In lieu of an abstract, here is a brief excerpt of the content:

  • “Roses are planted where thorns grow”: The 2012 Lion and the Unicorn Award for Excellence in North American Poetry
  • Michael Heyman (bio), Michael Joseph (bio), and Joseph T. Thomas Jr. (bio)

Arnold Adoff. Roots and Blues: A Celebration. Illus. Gregory Christie. New York: Clarion Books, 2011.

Honor Books:
Nan Forler. Winterberries and Apple Blossoms: Reflections and Flavors of a Mennonite Year. Illus. Peter Etril Snyder. Ontario: Tundra Books, 2011.

Paul B. Janeczko. Requiem: Poems of the Terezín Ghetto. Cambridge, MA: Candlewick, 2011.

This year was a difficult one for the judges of The Lion and the Unicorn Poetry Award. But it was difficult for reasons that make one feel foolish and spoiled when complaining. While last year the quantity and variety of our submissions dipped, this year we were back to a larger array (thirty-seven books), and among the usual—and by far more numerous—poetically barren collections we found several remarkably fine books and a handful of powerful, shapely poems. As an experiment in criticism, we took it upon ourselves to treat our submissions in rough accord with the insights of William Blake’s The Marriage of Heaven and Hell, whose heterodox perspectives and innovative combination of the visual and verbal arts as well as its canny and whimsical dialectical mischief seem eminently apposite to judging children’s poetry. Serving as our Virgil, Blake guided our [End Page 288] deliberations, reminding us that “Roses are planted where thorns grow[,] / And on the barren heath / Sing the honey bees” (pl. 2).1 Temporary as it may have been, the “infernal wisdom” (pl. 6) this approach afforded us led in the end to three books of exceptional merit: our winner, Arnold Adoff’s Roots and Blues: A Celebration; and our two honor books, Nan Forler’s Winterberries and Apple Blossoms: Reflections and Flavors of a Mennonite Year and Paul B. Janeczko’s Requiem: Poems of the Terezín Ghetto.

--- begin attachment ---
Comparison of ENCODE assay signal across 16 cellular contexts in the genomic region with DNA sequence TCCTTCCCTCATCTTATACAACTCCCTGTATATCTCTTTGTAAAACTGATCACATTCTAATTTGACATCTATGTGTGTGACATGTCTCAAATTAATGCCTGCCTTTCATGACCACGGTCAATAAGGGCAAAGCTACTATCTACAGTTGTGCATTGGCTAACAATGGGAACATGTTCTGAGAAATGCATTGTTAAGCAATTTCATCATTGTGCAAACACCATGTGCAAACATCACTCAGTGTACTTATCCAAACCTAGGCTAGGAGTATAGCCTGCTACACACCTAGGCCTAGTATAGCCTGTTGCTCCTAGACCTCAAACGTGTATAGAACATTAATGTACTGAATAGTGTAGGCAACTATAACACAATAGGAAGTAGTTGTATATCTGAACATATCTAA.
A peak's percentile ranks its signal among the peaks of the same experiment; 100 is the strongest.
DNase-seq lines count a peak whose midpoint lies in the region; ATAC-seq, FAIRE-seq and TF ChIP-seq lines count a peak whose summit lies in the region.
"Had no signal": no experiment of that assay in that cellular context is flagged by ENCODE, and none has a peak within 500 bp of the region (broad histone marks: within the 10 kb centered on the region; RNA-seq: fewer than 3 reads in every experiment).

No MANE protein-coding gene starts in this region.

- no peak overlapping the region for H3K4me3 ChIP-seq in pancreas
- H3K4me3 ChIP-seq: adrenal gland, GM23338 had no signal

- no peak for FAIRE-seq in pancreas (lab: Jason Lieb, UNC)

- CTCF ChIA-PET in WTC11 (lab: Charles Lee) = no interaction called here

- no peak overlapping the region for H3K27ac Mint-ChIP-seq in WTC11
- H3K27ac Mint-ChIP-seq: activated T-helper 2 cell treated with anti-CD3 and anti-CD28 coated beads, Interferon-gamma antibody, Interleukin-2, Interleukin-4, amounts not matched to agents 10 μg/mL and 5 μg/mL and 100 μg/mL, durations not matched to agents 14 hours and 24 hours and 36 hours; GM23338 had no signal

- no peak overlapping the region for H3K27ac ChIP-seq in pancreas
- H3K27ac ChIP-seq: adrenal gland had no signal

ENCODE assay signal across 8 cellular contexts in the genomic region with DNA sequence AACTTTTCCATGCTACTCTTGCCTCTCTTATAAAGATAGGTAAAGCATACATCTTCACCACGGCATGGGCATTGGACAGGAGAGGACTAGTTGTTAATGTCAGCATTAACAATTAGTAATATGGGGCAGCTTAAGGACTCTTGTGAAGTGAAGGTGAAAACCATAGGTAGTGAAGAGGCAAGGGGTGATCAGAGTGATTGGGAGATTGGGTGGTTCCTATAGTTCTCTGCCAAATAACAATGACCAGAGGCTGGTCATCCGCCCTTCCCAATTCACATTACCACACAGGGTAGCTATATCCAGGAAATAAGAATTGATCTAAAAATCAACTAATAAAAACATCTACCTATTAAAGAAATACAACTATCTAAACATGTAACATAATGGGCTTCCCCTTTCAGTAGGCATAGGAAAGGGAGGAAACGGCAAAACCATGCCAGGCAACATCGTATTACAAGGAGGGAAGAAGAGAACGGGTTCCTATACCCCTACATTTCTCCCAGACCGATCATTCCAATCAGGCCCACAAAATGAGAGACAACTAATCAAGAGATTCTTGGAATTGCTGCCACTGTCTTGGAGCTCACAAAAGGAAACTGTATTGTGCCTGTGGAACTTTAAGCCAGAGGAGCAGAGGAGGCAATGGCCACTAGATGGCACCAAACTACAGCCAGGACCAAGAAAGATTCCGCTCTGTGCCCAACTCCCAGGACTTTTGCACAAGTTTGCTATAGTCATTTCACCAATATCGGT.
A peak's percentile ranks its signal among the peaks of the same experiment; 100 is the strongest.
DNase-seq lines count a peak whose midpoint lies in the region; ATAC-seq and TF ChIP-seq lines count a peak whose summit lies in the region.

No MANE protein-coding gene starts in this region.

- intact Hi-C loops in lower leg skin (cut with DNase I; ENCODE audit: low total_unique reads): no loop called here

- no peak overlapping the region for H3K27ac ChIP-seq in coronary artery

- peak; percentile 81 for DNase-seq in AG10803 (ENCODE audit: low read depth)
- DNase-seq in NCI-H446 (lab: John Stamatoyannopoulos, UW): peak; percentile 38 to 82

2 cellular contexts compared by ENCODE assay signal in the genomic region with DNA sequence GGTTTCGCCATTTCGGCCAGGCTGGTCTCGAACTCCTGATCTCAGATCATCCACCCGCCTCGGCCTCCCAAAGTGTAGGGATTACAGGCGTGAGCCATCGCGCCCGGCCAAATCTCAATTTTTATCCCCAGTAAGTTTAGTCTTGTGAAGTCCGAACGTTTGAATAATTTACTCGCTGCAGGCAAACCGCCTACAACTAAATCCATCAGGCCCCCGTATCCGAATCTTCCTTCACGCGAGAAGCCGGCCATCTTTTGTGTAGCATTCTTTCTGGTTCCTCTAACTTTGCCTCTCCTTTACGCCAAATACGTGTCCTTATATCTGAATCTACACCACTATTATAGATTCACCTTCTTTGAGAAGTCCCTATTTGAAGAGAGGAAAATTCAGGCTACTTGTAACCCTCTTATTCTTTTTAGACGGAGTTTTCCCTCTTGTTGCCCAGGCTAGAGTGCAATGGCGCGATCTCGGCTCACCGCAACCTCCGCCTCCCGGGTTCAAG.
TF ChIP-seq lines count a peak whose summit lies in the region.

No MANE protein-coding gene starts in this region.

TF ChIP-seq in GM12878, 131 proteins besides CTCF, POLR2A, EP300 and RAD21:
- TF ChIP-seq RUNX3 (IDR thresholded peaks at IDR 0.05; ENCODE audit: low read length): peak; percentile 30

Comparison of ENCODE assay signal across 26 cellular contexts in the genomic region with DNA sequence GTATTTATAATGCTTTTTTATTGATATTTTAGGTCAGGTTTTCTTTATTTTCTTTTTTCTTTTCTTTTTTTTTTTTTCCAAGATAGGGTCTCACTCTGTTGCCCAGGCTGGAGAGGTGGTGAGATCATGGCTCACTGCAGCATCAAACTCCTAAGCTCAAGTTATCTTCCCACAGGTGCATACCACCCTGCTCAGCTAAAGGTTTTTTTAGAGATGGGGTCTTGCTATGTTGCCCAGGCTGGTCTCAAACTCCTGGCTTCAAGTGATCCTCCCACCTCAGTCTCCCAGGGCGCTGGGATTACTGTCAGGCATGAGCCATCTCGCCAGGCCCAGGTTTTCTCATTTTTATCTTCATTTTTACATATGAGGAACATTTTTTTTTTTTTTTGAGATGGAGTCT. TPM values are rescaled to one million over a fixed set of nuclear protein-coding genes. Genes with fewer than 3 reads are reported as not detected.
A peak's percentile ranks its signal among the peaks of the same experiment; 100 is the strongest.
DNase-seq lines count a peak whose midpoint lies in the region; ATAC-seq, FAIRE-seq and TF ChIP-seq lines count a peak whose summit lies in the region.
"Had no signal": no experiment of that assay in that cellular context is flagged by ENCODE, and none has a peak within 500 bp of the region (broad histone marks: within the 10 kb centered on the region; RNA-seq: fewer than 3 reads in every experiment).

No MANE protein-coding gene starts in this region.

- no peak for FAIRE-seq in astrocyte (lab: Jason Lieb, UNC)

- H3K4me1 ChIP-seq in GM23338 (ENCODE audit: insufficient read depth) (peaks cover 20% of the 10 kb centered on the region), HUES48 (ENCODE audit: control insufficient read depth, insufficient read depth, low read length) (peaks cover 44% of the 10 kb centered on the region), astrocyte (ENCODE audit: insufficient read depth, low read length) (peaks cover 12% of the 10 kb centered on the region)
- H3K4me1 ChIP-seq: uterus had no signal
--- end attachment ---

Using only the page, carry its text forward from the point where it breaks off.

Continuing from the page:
However, we begin not with the best but rather by taking up a few submissions worthy of—if not our scorn—then at least a little medicinal teasing (“Listen to the fools reproach. It is a kingly title!” [pl. 9]). At the top of this list is The Legend of Messy M’Cheany, by Kathie Lee Gifford and illustrated by Peter Bay Alexandersen. Gifford’s little book plumbs the dark heart of contemporary gender relations, reminding us in unvarying, anapestic meter that good girls don’t play in the dirt, but instead attend to more virtuous matters, like serving as a moral compass for filthy boys, bringing those same boys to their penitent knees, and studying their own considerable beauty with no fewer than five mirrors simultaneously (and should the young woman need more reminder of her worshipful loveliness, the illustration suggests that hanging a portrait of herself near her amply mirrored toilette will do the trick). A fair parody of Robert Service, The Legend of Messy M’Cheany reminded one of the judges of another in this esteemed genus, sometimes called the “Ballad of Mangy Nell and Pisspot Pete,” that warhorse of a filthy folk poem similarly preoccupied by gender relations and cultural constructions of chastity—although one certainly less coy in its celebration of the Blakean proverb, “the lust of the goat is the bounty of God” (pl. 8). Messy M’Cheany is a kind of warped reflection of “Mangy Nell.” The poem’s concluding rhyme reveals Gifford as the eponymous narrator of our feminist manifesto, and of course it is the shamelessly self-aggrandizing Gifford who exemplifies its moral lessons: be kind and graceful, beautiful and blonde (as if to underline this point, the back cover is dominated like a dirty, dirty boy by a full-color glamour shot of the poet). Gifford’s psalm of over-cleanliness, chaste girls, and filthy boys recalls Blake’s observation that “[w]ithout Contraries is no progression” (pl. 3). Therefore, the judges were inclined to read Messy M’Cheany redemptively as an inversion of Bakhtin’s carnivalesque emphasis on the body and the filthy pleasures of its lower regions (hell), yet even then its puerile morality forgets Robert Venturi’s Blakean notion that “valid [art] must embody the difficult...